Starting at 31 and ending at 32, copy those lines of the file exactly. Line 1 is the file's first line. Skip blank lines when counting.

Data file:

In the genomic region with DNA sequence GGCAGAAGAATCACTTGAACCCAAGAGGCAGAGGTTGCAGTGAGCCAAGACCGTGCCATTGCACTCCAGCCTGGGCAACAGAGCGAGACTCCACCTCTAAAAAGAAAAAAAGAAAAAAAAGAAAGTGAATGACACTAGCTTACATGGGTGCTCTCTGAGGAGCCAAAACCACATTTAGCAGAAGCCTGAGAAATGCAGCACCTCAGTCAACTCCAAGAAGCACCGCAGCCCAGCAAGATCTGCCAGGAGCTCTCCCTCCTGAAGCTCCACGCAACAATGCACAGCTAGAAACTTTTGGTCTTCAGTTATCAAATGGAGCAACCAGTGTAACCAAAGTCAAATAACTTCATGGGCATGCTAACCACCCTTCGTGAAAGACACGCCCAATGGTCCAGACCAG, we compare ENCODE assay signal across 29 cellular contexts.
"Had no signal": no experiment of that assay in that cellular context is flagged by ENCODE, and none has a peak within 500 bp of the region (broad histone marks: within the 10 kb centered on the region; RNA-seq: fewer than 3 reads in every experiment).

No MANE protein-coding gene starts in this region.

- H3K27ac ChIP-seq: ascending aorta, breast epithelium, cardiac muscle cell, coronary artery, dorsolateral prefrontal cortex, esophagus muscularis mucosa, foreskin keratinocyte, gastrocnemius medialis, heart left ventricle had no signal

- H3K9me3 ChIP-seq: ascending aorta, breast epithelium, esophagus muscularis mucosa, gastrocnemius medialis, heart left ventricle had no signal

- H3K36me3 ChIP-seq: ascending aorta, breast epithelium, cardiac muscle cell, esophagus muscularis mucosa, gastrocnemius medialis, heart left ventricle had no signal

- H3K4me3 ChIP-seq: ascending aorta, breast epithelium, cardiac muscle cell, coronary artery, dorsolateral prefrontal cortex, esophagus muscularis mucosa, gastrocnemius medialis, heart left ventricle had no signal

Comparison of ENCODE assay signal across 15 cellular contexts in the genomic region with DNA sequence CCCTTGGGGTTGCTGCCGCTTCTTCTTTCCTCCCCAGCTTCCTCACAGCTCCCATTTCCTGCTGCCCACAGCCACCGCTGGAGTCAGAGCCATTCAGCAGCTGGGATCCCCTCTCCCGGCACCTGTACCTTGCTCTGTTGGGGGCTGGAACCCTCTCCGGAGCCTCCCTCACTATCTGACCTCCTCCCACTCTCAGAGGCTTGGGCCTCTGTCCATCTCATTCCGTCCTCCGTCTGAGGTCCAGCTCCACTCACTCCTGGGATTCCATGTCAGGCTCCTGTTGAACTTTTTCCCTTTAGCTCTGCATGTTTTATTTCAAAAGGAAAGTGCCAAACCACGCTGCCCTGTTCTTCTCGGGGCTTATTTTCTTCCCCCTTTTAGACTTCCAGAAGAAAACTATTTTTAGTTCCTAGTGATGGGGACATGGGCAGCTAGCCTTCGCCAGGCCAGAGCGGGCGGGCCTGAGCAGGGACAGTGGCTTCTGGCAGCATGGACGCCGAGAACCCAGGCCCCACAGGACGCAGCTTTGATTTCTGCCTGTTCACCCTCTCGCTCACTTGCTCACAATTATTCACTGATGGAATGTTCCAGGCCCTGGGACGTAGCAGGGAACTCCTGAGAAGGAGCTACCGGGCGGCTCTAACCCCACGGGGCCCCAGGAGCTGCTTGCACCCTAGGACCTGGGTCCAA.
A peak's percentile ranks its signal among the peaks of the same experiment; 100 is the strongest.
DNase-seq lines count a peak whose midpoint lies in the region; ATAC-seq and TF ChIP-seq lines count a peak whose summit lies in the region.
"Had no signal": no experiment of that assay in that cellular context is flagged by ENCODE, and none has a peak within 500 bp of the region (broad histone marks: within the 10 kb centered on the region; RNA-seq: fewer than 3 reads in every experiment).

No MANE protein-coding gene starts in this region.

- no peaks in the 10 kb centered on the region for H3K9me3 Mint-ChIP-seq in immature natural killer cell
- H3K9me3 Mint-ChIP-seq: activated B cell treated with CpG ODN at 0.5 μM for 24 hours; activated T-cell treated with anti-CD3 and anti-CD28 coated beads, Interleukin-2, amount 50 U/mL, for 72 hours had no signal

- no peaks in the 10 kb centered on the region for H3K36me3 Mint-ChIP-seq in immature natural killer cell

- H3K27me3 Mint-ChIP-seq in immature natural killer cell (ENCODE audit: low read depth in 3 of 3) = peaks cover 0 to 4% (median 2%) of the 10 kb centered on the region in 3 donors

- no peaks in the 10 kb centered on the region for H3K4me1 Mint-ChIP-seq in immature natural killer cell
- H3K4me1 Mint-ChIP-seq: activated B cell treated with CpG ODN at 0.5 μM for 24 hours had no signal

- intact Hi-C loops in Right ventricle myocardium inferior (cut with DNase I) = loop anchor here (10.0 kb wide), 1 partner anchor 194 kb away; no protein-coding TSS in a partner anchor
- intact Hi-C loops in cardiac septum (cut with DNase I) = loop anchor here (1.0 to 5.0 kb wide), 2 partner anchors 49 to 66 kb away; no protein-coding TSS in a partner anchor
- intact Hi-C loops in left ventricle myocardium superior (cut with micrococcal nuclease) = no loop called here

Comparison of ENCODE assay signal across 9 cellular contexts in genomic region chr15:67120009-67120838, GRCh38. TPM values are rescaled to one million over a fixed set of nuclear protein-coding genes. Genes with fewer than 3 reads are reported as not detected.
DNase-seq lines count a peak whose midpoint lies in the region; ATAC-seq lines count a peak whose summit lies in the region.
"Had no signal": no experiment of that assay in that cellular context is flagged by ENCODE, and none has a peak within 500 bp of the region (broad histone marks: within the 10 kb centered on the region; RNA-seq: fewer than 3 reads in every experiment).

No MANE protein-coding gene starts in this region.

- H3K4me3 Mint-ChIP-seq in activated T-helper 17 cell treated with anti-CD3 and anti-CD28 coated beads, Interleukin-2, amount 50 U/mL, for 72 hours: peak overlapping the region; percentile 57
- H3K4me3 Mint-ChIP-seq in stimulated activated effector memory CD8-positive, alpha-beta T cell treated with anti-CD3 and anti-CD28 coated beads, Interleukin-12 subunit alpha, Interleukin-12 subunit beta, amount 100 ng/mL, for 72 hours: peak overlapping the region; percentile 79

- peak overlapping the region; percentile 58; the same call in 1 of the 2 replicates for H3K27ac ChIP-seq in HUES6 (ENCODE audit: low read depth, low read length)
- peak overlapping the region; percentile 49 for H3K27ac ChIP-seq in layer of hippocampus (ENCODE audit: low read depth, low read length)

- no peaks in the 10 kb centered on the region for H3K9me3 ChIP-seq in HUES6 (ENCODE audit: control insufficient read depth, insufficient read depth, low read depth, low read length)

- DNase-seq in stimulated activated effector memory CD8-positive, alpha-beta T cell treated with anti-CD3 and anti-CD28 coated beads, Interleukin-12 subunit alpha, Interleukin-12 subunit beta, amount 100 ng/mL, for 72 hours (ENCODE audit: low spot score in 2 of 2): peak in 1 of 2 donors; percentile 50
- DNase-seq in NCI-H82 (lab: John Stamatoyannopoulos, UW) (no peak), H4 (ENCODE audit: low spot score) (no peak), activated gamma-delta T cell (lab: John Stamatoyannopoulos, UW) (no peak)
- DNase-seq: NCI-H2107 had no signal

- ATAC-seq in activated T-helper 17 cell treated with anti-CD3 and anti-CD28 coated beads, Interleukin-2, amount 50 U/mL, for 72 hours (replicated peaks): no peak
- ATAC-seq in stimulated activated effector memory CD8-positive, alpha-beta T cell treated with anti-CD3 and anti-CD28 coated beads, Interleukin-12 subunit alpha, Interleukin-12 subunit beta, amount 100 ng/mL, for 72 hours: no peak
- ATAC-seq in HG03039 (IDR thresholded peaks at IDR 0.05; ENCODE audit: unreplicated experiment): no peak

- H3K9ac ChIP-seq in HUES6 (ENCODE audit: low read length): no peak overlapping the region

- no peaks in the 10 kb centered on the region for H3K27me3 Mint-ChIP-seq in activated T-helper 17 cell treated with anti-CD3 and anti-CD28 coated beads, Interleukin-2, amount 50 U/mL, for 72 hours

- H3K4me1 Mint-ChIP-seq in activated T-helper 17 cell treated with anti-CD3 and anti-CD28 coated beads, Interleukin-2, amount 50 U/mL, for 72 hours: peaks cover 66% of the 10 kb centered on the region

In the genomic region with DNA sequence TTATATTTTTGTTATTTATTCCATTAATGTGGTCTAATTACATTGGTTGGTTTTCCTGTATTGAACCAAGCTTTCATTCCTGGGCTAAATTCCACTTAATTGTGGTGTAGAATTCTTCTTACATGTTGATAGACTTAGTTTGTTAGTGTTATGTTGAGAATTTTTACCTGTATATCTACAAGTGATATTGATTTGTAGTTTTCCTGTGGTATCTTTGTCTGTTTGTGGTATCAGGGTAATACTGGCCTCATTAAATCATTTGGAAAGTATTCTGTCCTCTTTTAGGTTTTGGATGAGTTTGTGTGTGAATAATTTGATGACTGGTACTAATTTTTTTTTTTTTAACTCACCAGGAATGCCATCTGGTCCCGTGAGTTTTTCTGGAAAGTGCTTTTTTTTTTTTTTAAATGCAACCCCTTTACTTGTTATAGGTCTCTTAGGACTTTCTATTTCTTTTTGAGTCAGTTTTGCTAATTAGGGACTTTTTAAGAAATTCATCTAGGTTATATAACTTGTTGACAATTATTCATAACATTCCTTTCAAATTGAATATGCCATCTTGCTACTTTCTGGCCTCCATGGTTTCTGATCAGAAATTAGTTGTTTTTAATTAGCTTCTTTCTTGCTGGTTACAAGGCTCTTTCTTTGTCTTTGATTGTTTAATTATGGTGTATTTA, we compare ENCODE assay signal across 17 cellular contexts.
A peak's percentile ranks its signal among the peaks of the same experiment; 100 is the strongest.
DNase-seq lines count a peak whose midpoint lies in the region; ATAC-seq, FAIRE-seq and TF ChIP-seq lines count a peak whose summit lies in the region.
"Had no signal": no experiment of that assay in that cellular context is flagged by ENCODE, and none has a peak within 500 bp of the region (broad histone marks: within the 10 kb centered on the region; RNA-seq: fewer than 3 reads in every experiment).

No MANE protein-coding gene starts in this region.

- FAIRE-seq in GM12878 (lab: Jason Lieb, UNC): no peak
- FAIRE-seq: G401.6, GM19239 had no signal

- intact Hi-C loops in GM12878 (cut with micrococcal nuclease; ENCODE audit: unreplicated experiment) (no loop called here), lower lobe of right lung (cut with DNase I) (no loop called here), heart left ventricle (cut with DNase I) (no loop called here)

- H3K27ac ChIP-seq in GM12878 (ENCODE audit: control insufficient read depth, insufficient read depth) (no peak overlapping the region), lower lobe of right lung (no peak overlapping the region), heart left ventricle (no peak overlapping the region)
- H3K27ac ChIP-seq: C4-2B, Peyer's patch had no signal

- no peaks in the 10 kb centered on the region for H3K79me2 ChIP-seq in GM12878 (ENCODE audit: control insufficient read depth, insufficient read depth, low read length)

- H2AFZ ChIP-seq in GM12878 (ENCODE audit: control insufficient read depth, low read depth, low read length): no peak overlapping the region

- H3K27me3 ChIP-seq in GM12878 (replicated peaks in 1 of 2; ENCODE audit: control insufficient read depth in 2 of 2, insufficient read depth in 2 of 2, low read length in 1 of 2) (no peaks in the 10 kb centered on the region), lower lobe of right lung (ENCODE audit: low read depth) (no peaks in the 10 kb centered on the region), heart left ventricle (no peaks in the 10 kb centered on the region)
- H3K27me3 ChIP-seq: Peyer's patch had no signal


- DNase-seq in stimulated activated effector memory CD8-positive, alpha-beta T cell treated with anti-CD3 and anti-CD28 coated beads, Interleukin-12 subunit alpha, Interleukin-12 subunit beta, amount 100 ng/mL, for 72 hours (ENCODE audit: low spot score in 2 of 2): peak in 1 of 2 donors; percentile 50
- DNase-seq in NCI-H82 (lab: John Stamatoyannopoulos, UW) (no peak), H4 (ENCODE audit: low spot score) (no peak), activated gamma-delta T cell (lab: John Stamatoyannopoulos, UW) (no peak)